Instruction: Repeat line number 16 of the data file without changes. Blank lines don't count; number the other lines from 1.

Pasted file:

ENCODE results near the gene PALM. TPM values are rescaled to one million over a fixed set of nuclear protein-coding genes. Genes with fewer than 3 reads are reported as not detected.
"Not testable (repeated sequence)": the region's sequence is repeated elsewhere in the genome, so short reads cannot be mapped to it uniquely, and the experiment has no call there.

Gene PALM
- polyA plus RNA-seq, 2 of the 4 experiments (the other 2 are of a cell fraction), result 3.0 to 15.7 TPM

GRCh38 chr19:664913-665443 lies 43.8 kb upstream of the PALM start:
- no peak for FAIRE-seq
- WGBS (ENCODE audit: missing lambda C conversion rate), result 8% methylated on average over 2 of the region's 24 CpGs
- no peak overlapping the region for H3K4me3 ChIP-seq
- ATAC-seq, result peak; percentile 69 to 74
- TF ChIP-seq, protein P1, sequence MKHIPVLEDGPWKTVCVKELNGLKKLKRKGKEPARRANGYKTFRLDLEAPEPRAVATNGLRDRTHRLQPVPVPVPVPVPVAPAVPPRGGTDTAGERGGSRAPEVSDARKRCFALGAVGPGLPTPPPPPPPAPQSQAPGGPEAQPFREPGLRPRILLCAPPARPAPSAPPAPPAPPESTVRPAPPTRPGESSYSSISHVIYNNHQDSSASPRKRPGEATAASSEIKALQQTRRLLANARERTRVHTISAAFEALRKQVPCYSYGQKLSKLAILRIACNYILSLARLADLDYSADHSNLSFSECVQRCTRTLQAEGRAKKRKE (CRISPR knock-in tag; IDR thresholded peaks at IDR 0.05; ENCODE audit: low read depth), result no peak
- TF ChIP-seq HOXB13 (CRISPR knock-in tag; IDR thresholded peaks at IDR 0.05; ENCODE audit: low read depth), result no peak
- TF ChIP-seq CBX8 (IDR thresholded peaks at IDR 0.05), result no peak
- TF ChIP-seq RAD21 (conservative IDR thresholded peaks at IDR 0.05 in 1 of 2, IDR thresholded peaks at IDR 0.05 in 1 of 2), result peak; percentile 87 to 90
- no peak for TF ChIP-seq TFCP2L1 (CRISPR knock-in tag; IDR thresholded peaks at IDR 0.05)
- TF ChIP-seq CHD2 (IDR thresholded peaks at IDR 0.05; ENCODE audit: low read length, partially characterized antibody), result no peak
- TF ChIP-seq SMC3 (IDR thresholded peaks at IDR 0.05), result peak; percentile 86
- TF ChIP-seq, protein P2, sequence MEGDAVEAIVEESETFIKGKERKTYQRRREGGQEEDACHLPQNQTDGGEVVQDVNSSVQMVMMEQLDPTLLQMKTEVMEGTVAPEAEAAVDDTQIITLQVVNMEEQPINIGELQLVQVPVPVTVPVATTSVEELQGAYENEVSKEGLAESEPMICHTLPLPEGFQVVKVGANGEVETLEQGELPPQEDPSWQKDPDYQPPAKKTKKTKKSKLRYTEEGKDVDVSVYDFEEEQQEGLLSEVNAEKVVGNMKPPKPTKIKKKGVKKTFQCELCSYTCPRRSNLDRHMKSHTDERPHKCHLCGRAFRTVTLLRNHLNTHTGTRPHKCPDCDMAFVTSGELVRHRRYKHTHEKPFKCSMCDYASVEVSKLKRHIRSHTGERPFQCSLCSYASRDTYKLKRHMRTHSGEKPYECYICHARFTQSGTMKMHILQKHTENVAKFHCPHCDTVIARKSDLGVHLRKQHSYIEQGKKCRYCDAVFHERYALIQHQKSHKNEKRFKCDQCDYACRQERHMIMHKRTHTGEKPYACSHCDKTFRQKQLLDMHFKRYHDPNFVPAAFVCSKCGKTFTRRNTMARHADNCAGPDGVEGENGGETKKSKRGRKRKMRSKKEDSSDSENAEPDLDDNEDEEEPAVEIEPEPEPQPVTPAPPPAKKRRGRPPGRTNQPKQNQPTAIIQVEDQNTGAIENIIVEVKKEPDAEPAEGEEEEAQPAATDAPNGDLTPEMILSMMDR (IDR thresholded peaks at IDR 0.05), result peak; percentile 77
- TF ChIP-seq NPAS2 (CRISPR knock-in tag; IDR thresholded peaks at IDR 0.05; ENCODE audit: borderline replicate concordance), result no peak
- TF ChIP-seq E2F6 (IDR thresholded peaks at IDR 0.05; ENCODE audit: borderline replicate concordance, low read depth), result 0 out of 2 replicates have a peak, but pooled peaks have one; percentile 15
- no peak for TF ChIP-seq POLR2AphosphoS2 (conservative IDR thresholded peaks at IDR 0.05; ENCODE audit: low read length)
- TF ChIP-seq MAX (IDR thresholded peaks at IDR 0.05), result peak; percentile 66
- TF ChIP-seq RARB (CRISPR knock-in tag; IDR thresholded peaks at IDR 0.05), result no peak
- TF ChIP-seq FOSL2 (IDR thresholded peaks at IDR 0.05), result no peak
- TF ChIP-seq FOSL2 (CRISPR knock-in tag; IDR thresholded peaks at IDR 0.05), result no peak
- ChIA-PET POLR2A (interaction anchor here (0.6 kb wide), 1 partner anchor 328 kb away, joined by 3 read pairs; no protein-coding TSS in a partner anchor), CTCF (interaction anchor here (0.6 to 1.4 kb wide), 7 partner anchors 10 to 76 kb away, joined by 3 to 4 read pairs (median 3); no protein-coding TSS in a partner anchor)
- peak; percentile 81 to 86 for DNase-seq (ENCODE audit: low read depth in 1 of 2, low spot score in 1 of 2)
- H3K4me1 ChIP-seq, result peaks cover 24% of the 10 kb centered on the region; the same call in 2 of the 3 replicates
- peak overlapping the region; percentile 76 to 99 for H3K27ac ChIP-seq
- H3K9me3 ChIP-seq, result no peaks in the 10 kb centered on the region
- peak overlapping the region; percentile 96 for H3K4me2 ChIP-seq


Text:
- TF ChIP-seq SMC3 (IDR thresholded peaks at IDR 0.05), result peak; percentile 86